Rabobank’s decision to pull mountain bike sponsorship is first direct blow to the discipline after Armstrong Affair

  • By Emily Zinn
  • Published Oct. 31, 2012
Adam Craig isn't surprised to see Rabobank flee from mountain bike racing after the Armstrong Affair. Photo: Dave McElwaine | VeloNews

Can road’s loss be mountain’s gain?

It is conceivable that the current scandal in road cycling could lead sponsors to embrace mountain biking for its relatively cleaner history.

“Hopefully the lost opportunities for the road crew can be more opportunities for the mountain bike crew,” said Craig.

However, to a sponsor, mountain biking’s cleaner reputation may not outweigh its lack of visibility relative to road cycling. The dirt is no stranger to doping controversy either, with riders including Filip Meirhaeghe and Chris Sheppard testing positive for EPO around the time Armstrong was notching record-breaking Tour wins in the mid-2000s.

“No one in the general public really knows the difference between mountain biking and road biking, besides the fact that one’s on TV and one isn’t,” said Craig. “Maybe if there’s some non-endemic sponsor that is interested in getting into the cycling world they would choose a mountain bike or cyclocross program, and maybe they would come our way. But the reality of it is that road cycling is one hundred times more visible than mountain biking.”

So can mountain biking use the Armstrong Affair to raise its own profile? Perhaps, but Morgenstein doesn’t think sponsors’ willingness to embrace the sport will change substantially.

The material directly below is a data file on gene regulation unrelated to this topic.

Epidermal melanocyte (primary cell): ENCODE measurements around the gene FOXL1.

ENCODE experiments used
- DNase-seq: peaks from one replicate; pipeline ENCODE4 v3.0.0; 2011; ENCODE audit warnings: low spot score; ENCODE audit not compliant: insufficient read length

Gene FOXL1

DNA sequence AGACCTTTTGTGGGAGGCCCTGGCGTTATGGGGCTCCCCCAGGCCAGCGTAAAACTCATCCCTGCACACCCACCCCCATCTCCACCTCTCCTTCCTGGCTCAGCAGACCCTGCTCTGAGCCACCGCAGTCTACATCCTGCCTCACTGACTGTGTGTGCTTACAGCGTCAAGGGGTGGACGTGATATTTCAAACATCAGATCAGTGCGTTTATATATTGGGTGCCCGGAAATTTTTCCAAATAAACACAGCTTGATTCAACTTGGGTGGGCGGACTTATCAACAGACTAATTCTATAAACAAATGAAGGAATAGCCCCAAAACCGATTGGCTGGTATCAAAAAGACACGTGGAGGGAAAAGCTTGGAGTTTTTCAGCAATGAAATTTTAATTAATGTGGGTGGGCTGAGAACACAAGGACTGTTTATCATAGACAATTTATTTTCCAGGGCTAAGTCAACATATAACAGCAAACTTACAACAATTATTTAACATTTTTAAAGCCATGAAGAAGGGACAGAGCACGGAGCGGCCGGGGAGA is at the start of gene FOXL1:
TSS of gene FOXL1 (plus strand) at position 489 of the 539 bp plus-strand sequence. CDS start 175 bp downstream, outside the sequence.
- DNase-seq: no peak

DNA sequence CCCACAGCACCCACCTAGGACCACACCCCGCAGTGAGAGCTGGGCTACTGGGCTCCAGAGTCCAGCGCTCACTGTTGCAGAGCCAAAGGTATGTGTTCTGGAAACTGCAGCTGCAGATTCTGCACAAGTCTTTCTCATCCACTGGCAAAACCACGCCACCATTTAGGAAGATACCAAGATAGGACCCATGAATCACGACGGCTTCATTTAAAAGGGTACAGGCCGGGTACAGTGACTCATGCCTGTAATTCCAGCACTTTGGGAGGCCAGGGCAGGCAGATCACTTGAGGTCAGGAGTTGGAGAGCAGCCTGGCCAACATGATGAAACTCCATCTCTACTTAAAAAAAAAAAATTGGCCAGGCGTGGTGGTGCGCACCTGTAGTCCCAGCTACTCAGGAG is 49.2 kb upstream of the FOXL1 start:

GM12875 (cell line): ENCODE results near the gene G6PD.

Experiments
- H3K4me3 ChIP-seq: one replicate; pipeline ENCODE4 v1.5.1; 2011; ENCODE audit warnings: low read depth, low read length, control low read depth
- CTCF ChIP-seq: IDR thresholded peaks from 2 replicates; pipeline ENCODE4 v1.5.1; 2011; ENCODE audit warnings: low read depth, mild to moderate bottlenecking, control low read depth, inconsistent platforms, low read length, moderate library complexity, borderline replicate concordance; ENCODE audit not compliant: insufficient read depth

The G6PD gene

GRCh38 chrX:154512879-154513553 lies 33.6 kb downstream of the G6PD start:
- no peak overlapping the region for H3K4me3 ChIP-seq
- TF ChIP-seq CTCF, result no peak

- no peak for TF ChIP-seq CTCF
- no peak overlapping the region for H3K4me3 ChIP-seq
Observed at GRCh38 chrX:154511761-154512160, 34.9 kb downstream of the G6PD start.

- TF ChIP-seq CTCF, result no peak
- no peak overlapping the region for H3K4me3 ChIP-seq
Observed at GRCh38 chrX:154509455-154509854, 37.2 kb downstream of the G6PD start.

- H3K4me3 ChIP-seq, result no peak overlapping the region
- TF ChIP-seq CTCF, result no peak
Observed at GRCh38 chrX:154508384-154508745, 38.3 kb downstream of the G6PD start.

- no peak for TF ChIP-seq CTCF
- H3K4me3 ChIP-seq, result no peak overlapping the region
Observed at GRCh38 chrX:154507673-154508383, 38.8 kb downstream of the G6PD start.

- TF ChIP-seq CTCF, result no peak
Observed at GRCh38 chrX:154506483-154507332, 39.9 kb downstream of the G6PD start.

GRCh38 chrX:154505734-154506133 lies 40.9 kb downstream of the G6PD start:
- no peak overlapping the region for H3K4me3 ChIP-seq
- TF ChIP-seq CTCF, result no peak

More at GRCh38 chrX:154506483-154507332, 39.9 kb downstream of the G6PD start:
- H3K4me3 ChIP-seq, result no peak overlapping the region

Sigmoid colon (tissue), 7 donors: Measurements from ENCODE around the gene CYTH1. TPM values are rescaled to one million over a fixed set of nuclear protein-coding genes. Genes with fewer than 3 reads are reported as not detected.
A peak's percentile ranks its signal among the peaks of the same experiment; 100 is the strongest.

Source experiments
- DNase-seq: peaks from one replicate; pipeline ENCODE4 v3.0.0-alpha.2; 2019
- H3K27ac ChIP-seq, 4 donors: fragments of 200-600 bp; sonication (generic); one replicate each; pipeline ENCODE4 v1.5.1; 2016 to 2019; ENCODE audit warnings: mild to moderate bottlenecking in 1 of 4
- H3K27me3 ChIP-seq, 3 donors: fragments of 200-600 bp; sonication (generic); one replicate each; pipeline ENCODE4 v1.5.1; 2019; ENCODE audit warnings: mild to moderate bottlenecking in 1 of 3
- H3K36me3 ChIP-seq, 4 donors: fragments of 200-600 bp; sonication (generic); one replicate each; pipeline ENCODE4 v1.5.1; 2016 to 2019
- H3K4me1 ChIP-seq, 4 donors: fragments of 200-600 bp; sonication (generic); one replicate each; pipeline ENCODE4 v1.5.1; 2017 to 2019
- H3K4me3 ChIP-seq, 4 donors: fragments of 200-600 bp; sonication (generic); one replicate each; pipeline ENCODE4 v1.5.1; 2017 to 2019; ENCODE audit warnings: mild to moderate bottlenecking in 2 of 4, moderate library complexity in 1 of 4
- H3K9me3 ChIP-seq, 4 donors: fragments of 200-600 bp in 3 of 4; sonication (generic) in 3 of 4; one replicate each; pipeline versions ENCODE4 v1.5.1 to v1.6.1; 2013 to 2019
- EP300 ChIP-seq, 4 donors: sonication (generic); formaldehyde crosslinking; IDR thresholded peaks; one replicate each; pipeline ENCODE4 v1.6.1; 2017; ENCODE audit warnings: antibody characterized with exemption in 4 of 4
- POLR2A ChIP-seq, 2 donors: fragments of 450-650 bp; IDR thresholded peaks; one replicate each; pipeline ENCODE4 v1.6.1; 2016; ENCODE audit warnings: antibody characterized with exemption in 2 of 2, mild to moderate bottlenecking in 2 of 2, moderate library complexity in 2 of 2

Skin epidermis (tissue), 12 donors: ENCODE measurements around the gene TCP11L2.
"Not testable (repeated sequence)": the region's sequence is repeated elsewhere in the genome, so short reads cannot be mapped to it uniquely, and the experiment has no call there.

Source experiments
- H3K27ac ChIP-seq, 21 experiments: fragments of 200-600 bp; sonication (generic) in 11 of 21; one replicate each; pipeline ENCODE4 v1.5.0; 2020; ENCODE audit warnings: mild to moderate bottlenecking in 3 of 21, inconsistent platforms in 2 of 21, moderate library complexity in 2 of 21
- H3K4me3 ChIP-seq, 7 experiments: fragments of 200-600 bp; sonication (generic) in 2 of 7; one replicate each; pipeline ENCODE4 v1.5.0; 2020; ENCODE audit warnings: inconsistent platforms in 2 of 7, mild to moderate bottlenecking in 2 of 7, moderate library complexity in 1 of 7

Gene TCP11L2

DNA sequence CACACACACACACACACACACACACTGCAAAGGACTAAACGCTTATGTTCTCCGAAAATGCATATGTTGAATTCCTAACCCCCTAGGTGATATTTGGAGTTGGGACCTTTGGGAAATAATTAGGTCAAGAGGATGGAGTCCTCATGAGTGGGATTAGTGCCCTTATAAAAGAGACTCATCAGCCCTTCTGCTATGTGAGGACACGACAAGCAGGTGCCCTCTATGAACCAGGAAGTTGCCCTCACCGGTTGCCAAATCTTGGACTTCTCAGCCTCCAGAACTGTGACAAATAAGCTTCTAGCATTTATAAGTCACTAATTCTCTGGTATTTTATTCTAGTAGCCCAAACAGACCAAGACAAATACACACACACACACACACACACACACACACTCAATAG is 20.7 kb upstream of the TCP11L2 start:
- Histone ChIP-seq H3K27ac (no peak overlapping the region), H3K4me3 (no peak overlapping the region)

“I don’t think it will have any significant impact, because it’s already baked into the cake,” he said. “In the end, cycling has had such a prolific reputation when it comes to doping that companies are staying away anyway.”

Sponsors that have stayed with the sport after Operación Puerto and Alberto Contador’s drawn-out clenbuterol case still receive the same exposure they did before the largest and most recent scandal in sport’s history. But Rabobank’s announcement may yet be a sign of things to come for both road and mountain teams as the sport searches for its post-Armstrong footing.

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Emily Zinn

Emily Zinn

Emily Zinn spent her infancy in the back of a women's team van while the team built wheels around her. She spent part of her pre-teen years in Europe following the major European mountain, road and gravity races and touring cycling product factories. College was the first time she lived in a home without a frame building shop in her garage or basement. Her favorite style of riding is getting lost in singletrack trail networks and taking her time finding her way back.

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